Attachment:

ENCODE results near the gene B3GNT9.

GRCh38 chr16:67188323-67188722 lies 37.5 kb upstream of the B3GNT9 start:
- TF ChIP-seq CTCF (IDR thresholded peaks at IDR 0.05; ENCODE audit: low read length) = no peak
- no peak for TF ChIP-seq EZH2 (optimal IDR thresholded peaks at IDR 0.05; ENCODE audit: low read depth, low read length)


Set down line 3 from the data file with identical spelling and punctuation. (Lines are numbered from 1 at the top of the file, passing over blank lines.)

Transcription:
- TF ChIP-seq CTCF (IDR thresholded peaks at IDR 0.05; ENCODE audit: low read length) = no peak